The day-to-day systems designed for efficiency in railroad operations are extensive. Associate degree training covers administrative responsibilities, equipment, and technical components, environmental affairs, safety regulations, and industry issues. Some railroad operations programs emphasize training and skills to become a railroad conductor. These 2-year programs typically require applicants to hold a high school diploma or the GED equivalent and complete a background check and physical exam.
Associate Degree in Railroad Operations
A railroad operations degree program requires students to purchase specific clothing, footwear, and safety gear to be worn during hands-on coursework. Often, program curriculum includes the General Code of Operating Rules (GCOR), the rules used across the U.S. to enhance railroad safety. Students may be kept from moving forward in the program if they fail an exam on the GCOR. Courses involve the use of railroads presently and historically, the importance of safety and practical skills, such as getting on and off moving platforms. Other coursework may entail:
- Safety and working hazards
- Operational regulations
- Administrative duties
- Use and rules of airbrakes
- Computer business programs
Associate Degree in Railroad Operations: Railroad Conductor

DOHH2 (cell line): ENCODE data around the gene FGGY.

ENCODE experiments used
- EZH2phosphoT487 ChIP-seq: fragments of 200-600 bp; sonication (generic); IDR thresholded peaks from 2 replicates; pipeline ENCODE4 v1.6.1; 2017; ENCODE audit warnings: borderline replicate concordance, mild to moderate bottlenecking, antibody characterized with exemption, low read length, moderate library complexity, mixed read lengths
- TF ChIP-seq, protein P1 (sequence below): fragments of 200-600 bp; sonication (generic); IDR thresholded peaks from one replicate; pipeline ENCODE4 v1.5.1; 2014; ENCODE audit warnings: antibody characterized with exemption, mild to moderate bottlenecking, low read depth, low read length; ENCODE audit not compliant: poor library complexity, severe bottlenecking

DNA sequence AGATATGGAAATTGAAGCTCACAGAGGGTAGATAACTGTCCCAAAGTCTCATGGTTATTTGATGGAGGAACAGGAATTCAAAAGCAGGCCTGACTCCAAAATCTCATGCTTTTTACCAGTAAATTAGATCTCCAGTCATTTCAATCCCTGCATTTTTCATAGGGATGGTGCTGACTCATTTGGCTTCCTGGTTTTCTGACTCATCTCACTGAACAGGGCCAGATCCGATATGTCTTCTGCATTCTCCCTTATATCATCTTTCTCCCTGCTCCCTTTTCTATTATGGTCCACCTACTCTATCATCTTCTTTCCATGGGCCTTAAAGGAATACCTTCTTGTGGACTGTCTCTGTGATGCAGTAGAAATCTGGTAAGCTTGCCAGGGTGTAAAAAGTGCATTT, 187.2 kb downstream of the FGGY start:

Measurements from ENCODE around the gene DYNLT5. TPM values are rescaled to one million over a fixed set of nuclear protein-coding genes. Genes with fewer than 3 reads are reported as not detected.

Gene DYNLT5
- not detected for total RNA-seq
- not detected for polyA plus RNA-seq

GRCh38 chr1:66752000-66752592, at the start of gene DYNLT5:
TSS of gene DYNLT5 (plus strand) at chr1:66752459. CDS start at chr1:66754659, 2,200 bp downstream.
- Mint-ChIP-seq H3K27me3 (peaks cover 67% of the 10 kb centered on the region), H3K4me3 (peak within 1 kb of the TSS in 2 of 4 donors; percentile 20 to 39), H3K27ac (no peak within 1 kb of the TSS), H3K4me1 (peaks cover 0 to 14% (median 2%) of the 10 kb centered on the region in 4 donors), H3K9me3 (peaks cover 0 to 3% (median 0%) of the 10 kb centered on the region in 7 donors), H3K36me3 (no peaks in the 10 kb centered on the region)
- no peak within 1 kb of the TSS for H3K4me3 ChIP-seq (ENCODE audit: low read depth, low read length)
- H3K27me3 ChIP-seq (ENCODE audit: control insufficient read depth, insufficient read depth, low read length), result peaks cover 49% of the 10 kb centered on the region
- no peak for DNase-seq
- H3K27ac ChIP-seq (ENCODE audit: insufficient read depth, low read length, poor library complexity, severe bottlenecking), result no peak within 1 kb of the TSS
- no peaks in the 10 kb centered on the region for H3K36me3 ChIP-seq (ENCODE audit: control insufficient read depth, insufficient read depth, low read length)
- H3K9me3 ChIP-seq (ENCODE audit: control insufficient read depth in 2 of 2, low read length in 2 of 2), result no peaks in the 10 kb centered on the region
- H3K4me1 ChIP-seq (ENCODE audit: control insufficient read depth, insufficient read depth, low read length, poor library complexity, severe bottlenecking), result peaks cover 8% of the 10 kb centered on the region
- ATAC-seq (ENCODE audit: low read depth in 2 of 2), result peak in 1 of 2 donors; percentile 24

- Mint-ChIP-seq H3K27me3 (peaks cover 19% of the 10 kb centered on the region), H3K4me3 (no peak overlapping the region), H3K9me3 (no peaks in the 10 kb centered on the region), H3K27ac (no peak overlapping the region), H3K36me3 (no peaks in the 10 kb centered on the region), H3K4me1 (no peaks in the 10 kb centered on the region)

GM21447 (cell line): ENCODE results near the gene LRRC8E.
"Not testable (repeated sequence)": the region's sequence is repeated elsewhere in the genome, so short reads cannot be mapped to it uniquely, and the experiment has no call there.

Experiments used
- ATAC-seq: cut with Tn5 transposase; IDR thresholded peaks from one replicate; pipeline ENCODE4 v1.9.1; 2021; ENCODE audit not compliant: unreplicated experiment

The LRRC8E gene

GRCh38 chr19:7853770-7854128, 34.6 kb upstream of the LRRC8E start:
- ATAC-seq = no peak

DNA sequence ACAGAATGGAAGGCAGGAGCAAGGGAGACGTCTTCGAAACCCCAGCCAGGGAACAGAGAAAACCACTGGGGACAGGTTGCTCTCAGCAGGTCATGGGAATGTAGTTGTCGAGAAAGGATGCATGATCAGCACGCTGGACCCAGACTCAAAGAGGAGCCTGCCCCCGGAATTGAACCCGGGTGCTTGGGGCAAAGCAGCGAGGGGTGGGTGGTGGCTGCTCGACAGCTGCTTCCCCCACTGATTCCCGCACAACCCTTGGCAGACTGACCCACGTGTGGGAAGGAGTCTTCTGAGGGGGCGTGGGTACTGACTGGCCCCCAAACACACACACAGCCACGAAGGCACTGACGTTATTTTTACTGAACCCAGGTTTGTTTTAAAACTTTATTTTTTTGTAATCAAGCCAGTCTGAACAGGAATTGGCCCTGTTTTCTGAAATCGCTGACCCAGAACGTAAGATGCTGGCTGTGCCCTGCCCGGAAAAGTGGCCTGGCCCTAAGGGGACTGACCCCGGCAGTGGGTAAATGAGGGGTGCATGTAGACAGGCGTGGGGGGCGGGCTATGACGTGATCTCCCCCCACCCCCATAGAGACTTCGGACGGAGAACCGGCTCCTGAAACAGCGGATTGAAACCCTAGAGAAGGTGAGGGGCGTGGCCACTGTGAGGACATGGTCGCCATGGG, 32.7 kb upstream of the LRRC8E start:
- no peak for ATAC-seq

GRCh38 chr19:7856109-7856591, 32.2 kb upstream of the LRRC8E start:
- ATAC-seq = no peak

An associate degree in railroad operations with a railroad conductor emphasis combines business administrative functions with the technical expertise of operating and managing a train. The education that prepares a student to become a railroad conductor involves computer skills, technical math, business communications, and safety measures. Hands-on training and classroom lecture are intertwined throughout the program so students may use their combined skill set for practical application in railroad operations. The conductor emphasis associate degree program first covers the computer skills, math, and business aspects of conductor training. Later in the program, students get a real-world education in the day-to-day technical responsibilities of being a conductor. Classes may include:
- Railroad economics
- Technical writing skills
- Safety regulations
- Conductor technical operations
- Conductor responsibilities
An associate degree in railroad operations qualifies a person for entry-level positions with one of the 650 railroads in the United States. Positions may include:
- Switch operator
- Manager of train operations
Employment Outlook and Salary Info
According to the U.S. Bureau of Labor Statistics (BLS), employment of conductors and yardmasters is projected to decline by 2% over 2014-2024 (www.bls.gov). These professionals made a median wage of $55,930 annually as of May 2015.
Both associate degrees in railroad general operations and that with a conductor emphasis are available to students who are seeking employment in the locomotive operations industry. These degrees equip graduates with practical training and technical expertise involving all aspects of train function and railway transportation.